The Maasai are an indigenous African ethnic group of semi-nomadic people located in Kenya and northern Tanzania. Due to their distinctive customs and dress and residence near the many game parks of East Africa, they are among the most well-known African ethnic groups internationally. They speak Maa, a member of the Nilo-Saharan language family that is related to Dinka and Nuer, and are also educated in the official languages of Kenya and Tanzania: Swahili and English. The Maasai population has been variously estimated as 377,089 from the 1989 Census or as 453,000 language speakers in Kenya in 1994 and 430,000 in Tanzania in 1993 with a total estimated as "approaching 900,000" Estimates of the respective Maasai populations in both countries are complicated by the remote locations of many villages, and their semi-nomadic nature.
Although the Tanzanian and Kenyan governments have instituted programs to encourage the Maasai to abandon their traditional semi-nomadic lifestyle, the people have continued their age-old customs. Recently, Oxfam has claimed that the lifestyle of the Maasai should be embraced as a response to climate change because of their ability to farm in deserts and scrublands.
Maasai's society is strongly patriarchal in nature with elder men, sometimes joined by retired elders, deciding most major matters for each Maasai group. A full body of oral law covers many aspects of behaviour. Formal execution is unknown, and normally payment in cattle will settle matters. An out of court process called 'amitu', 'to make peace', or 'arop', which involves a substantial apology, is also practiced.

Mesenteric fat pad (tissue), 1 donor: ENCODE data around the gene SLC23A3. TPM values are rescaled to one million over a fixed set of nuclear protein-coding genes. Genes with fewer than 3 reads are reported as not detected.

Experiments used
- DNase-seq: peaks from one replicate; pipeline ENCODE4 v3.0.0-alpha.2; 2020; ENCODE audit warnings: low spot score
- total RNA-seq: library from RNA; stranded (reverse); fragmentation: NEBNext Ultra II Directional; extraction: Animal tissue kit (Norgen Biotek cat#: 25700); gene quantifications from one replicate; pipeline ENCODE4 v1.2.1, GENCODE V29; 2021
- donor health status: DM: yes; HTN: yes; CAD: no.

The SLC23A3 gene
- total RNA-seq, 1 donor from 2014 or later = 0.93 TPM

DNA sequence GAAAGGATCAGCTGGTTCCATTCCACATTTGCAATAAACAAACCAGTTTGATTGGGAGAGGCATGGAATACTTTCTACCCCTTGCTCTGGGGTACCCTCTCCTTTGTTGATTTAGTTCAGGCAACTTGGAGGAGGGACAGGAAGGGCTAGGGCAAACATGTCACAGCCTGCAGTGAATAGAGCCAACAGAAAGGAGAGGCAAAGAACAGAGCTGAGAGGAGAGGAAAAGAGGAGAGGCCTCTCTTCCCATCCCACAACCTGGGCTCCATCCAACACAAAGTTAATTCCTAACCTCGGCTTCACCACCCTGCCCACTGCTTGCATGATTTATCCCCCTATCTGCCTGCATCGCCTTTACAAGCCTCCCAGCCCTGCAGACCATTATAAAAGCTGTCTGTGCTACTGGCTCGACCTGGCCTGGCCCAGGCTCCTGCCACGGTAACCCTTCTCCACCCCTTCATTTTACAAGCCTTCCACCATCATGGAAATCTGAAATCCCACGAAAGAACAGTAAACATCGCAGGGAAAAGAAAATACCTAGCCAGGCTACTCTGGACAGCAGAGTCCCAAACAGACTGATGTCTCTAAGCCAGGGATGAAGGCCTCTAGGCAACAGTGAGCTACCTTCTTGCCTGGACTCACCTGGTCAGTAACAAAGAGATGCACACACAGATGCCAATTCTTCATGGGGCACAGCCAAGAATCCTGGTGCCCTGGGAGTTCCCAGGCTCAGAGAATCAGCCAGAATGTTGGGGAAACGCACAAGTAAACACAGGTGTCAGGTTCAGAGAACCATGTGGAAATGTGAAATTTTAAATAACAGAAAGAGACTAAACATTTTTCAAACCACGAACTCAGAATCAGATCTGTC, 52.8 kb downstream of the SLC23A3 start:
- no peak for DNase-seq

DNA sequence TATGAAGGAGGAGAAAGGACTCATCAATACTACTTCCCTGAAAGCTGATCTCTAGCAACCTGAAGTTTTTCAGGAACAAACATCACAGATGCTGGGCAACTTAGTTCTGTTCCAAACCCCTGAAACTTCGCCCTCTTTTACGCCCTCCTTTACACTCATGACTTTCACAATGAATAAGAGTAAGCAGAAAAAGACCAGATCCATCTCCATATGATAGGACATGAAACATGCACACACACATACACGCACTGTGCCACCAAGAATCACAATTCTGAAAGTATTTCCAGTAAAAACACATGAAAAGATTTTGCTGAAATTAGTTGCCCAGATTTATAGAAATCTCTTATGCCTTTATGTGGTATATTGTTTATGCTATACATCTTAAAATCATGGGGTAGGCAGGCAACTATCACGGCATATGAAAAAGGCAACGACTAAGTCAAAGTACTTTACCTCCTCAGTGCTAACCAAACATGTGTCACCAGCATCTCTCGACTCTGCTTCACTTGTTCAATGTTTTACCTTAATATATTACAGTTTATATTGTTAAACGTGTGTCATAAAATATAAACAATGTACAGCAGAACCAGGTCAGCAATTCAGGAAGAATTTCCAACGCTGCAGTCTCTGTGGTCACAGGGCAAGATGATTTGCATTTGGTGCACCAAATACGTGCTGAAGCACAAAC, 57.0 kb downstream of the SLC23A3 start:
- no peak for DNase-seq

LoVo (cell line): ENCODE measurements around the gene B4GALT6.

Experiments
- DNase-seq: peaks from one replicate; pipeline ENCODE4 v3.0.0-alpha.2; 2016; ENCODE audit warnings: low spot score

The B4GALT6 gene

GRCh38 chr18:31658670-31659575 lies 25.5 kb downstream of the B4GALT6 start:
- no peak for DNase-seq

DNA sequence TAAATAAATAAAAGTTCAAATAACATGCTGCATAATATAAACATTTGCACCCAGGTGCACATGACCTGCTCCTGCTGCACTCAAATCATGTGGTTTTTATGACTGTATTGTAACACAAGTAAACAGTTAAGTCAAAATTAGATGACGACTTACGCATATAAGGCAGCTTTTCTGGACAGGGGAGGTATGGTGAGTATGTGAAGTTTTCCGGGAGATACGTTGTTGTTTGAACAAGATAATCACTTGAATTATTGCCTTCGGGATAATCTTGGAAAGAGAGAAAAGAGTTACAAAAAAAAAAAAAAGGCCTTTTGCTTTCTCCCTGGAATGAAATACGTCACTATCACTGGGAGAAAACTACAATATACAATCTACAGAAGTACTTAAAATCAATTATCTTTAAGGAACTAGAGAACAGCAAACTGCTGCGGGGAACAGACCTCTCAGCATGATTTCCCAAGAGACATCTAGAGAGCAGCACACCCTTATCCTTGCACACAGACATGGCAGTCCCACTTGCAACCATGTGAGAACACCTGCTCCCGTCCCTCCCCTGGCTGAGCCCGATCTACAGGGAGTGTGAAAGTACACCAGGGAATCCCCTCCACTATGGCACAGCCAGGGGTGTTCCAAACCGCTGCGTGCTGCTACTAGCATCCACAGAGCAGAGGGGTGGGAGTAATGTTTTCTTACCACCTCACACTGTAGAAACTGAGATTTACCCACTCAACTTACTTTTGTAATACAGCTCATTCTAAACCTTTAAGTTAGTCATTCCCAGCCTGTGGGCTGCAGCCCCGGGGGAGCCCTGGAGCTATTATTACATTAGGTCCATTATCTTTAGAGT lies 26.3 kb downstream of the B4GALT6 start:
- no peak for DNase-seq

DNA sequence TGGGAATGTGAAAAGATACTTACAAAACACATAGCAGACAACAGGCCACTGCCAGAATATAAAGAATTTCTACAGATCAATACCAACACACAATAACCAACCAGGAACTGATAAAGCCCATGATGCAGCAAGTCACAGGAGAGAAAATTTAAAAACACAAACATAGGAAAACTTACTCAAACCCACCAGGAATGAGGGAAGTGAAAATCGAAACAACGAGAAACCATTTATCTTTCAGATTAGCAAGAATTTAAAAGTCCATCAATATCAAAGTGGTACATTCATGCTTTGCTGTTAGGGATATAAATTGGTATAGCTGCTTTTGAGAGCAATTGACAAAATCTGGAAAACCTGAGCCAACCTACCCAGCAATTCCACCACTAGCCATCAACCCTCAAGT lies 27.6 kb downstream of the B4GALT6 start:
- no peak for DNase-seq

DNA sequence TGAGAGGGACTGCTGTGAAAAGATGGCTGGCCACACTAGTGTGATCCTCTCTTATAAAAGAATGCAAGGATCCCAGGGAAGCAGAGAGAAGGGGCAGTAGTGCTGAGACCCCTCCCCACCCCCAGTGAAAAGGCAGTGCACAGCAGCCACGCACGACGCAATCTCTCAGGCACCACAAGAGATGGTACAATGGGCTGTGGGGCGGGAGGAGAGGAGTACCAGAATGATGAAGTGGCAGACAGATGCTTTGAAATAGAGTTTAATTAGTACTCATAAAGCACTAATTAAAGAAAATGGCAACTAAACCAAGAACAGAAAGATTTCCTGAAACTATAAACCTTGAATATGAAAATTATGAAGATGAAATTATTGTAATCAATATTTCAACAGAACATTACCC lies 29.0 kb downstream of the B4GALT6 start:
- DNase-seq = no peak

A high infant mortality rate among the Maasai has led to babies not truly being recognized until they reach an age of 3 moons. For Maasai living a traditional life, the end of life is virtually without ceremony, and the dead are left out for scavengers. Burial has in the past been reserved for great chiefs, since it is believed to be harmful to the soil.
Traditional Maasai lifestyle centers around their cattle which constitutes the primary source of food. The measure of a man's wealth is in terms of cattle and children. A herd of 50 cattle is respectable, and the more children the better. A man who has plenty of one but not the other is considered to be poor. A Maasai myth relates that God gave them all the cattle on earth, leading to the belief that rustling cattle from other tribes is a matter of taking back what is rightfully theirs, a practice that has become much less common.
As a historically nomadic and then semi-nomadic people, the Maasai have traditionally relied on local, readily a vailable materials and indigenous technology to construct their housing. The traditional Maasai house was in the first instance designed for people on the move and was thus very impermanent in nature. The Inkajijik (houses) are either loaf-shaped or circular, and are constructed by women.
The structural framework is formed of timber poles fixed directly into the ground and interwoven with a lattice of smaller branches, which is then plastered with a mix of mud, sticks, grass, cow dung and urine, and ash. The enkaji is small, measuring about 3m x 5m and standing only 1.5m high. Within this space the family cooks, eats, sleeps, socializes and stores food, fuel and other household possessions. Small livestock are also often accommodated within the enkaji. Villages are enclosed in a circular fence (Enkang) built by the men, usually of thorned acacia. At night all cows, goats and sheep are placed in an enclosure in the center, safe from wild animals